1911 Encyclopædia Britannica/Ems (town)

EMS, a town and watering-place of Germany, in the Prussian province of Hesse-Nassau, romantically situated on both banks of the Lahn, in a valley surrounded by wooded mountains and vine-clad hills, 11 m. E. from Coblenz on the railway to Cassel and Berlin. Pop. 6500. It has two Evangelical, a Roman Catholic, an English and a Russian church. There is some mining industry (silver and lead). Ems is one of the most delightful and fashionable watering-places of Europe. Its waters—hot alkaline springs about twenty in number—are used both for drinking and bathing, and are efficacious in chronic nervous disorders, feminine complaints and affections of the liver and respiratory organs. On the right bank of the river lies the Kursaal with pretty gardens. A stone let into the promenade close by marks the spot where, on the 13th of July 1870, King William of Prussia had the famous interview with the French ambassador Count Benedetti (q.v.) which resulted in the war of 1870–1871. A funicular railway runs up to the Malberg (1000 ft.), where is a sanatorium and whence extensive views are obtained over the Rhine valley. Ems is largely frequented in the summer months by visitors from all parts of the world—the numbers amounting to about 11,000 annually—and many handsome villas have been erected for their accommodation. In August 1786 Ems was the scene of the conference of the delegates of the four German archbishops, known as the congress of Ems, which issued (August 25) in the famous joint pronouncement, known as the Punctation of Ems, against the interference of the papacy in the affairs of the Catholic Church in Germany (see Febronianism).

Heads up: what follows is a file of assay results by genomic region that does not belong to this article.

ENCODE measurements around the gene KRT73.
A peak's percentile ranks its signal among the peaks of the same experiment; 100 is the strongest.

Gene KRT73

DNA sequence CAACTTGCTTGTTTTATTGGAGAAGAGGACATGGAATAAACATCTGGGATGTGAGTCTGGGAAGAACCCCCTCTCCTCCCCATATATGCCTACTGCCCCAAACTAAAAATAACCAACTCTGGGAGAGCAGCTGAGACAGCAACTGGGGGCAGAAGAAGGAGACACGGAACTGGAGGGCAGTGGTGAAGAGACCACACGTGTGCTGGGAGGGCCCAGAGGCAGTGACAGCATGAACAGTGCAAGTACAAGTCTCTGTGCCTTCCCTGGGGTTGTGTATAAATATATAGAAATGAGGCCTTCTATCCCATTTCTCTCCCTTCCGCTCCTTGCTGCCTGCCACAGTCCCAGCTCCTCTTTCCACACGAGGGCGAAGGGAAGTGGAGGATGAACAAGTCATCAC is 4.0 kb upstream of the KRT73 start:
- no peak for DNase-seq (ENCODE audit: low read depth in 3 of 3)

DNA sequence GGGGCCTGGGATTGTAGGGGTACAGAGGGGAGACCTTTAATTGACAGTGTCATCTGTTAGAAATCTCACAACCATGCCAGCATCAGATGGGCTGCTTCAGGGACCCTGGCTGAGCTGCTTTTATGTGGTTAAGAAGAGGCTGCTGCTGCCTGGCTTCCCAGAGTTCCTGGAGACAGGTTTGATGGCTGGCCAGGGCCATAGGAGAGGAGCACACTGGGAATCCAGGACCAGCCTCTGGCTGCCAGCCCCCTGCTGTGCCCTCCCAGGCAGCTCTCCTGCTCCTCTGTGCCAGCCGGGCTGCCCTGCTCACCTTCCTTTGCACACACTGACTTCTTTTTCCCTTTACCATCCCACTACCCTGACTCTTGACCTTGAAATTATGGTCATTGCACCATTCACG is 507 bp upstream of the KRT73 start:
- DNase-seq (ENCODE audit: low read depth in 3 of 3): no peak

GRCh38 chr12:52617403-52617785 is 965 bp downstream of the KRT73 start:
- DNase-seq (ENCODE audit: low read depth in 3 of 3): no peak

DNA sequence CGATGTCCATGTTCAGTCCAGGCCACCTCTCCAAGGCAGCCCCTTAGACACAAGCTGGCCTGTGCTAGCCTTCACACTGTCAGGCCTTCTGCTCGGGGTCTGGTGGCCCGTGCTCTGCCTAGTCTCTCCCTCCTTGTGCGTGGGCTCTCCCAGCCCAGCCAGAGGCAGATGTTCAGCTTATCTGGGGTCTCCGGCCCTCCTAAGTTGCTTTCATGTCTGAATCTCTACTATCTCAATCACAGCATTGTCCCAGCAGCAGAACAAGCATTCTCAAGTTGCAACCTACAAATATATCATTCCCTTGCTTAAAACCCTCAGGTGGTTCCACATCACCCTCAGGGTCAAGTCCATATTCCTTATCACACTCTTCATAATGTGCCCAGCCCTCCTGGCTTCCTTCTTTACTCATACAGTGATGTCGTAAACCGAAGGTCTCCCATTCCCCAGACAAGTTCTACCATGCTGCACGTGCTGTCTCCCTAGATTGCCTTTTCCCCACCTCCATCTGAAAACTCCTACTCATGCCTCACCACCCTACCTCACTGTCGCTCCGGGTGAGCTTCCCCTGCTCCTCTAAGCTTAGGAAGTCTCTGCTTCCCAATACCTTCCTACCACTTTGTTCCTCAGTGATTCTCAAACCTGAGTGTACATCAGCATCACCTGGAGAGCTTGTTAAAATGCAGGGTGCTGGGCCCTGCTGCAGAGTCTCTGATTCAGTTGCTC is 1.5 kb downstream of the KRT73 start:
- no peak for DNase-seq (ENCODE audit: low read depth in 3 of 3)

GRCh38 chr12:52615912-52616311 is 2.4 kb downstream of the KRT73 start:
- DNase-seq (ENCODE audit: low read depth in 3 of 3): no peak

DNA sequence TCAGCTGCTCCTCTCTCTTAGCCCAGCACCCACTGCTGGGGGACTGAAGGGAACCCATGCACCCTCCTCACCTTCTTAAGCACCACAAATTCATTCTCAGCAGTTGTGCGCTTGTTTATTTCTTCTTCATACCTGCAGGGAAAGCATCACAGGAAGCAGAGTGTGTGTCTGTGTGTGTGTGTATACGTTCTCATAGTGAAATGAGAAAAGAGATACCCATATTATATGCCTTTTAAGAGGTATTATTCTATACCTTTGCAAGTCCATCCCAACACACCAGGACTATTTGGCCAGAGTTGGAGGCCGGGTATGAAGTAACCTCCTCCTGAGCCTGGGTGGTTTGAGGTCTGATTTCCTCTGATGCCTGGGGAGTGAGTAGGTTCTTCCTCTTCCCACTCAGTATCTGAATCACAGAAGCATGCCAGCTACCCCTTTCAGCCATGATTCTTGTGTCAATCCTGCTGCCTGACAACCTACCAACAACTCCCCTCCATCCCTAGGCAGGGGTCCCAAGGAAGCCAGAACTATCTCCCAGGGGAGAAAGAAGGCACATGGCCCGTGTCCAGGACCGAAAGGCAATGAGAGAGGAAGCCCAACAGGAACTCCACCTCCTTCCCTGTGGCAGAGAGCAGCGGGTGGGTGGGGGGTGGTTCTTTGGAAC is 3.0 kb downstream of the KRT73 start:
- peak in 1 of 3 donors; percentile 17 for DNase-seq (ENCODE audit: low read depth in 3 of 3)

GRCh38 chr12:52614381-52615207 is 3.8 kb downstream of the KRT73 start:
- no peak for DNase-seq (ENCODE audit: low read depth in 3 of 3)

See Vogler, Ems, seine Heilquellen, Kureinrichtungen, &c. (Ems, 1888); and Hess, Zur Geschichte der Stadt Ems (Ems, 1895).